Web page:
Boxing


Socktober: Valuev-Donald, Toney-Guinn, Byrd-Williamson, & Jones-Tarver III

28.09.05 - By Kevin Kincade: On October 1st the Boxing Fraternity will be celebrating a pretty significant birthday: The Thirtieth Anniversary of “The Thrilla in Manila”, the climactic third and final clash between Muhammad Ali and “Smokin'” Joe Frazier. There will be more men fighting than you can shake a stick at, so hook up both VCR's or DVR's or you're bound to miss something. Kudos to both Showtime and HBO's TVKO for throwing parties for the greatest Heavyweight Rubber match of All Time……or taking advantage of an opportunity, whichever way you wish to look at it. Sho opted for the heavyweights while HBO opted for a rubber match.

Come Saturday night, Donald and the Giant will see who's got the biggest slingshot, Toney will try to win the Battle of the Bulge, Byrd, since no one could get him anywhere near Wladimir Klitschko a few months ago, is doing the next best thing by fighting the second to last man Wlad met in the ring, and Antonio Tarver will attempt to halt the comeback of a former 4-division World Champion…..now, what was his name?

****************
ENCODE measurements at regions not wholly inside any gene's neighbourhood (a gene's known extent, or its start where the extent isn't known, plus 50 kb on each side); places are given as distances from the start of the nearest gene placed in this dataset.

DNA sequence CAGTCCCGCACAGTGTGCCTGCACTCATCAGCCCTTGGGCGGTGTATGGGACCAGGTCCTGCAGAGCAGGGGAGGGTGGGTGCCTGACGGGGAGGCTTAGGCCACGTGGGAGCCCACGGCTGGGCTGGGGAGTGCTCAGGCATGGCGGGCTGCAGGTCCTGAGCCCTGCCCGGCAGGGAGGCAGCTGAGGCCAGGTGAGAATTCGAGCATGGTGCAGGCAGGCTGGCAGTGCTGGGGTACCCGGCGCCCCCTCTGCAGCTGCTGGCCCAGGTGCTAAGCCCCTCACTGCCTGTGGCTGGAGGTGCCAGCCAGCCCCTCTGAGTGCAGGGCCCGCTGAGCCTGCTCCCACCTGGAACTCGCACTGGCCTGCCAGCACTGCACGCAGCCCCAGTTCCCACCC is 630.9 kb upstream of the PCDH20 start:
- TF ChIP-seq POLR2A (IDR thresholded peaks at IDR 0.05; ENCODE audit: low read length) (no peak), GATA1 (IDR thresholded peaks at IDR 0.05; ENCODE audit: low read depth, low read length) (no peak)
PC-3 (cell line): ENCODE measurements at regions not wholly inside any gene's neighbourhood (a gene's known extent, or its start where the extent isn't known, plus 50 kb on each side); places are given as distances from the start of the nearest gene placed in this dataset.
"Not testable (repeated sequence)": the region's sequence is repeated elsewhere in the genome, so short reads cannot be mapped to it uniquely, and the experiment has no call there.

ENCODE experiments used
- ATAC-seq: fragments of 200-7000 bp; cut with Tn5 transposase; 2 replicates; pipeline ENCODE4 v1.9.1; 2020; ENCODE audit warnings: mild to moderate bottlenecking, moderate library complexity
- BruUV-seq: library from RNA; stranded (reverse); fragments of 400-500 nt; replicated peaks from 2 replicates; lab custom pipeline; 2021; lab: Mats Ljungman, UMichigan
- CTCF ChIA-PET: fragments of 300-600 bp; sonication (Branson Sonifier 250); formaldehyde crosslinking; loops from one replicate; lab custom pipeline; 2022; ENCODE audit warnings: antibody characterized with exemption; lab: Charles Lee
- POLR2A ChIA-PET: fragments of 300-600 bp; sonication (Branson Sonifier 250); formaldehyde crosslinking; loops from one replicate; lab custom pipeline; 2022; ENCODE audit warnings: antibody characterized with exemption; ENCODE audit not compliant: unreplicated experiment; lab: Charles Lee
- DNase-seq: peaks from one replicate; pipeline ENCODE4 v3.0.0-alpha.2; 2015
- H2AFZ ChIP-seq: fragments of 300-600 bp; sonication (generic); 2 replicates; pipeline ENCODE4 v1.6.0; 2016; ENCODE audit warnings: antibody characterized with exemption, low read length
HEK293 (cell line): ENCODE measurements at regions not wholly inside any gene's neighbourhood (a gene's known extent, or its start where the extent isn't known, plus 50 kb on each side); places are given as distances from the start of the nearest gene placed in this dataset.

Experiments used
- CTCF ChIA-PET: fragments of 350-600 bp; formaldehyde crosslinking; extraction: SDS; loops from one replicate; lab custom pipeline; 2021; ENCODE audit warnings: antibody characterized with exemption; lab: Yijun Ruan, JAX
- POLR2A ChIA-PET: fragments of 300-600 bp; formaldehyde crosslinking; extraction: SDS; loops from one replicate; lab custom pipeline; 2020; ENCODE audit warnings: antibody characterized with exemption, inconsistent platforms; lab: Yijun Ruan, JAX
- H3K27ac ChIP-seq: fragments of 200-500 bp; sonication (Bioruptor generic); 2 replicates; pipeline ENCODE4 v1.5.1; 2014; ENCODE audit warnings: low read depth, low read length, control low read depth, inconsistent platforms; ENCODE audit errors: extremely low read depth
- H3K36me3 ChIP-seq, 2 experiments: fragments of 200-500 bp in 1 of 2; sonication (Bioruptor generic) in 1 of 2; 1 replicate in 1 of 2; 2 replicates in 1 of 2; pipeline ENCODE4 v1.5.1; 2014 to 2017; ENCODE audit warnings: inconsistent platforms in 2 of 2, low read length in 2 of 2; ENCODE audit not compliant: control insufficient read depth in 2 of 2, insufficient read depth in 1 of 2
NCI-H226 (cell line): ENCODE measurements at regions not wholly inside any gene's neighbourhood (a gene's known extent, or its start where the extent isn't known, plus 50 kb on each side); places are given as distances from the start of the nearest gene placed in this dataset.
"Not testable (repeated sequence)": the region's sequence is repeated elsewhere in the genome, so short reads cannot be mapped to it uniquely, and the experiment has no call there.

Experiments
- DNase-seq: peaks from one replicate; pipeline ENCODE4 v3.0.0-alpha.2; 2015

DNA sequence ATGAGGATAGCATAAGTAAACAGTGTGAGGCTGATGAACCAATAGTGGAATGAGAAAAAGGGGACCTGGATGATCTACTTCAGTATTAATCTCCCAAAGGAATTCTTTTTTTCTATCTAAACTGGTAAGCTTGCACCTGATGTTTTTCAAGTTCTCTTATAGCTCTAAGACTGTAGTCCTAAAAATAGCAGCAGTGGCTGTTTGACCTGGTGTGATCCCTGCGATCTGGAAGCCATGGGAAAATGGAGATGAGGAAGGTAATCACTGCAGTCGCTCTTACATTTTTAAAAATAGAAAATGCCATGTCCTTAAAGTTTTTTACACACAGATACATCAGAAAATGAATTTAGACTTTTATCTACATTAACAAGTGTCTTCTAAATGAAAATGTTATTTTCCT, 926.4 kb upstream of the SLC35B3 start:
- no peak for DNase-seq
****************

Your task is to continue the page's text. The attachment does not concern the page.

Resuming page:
At one time, Roy Jones Jr. was as elusive as a handful of gas, as fast as a camera flash, and had the power to put anyone to sleep….and fast; but those days are long gone. Everybody knows he knocked out the current IBF belt holder, Clinton Woods in 6 rounds in 2002. Everyone knows how he humiliated both current WBA Heavyweight Titlist John Ruiz and his recent “unofficial” conqueror James Toney, who's also fighting this weekend. It's also common knowledge that he defeated Bernard Hopkins before B-Hopp got old and became great. For an entire decade, Roy Jones Jr. was the undisputed pound-for-pound best. In fact, at his peak, Roy Jones Jr. would have given any fighter who has EVER fought between 160 and 190 lbs trouble. However, he is no longer at his peak and many believe he is shot. At 36, there is no doubt that Jones has seen his better days; but does he have one more in him?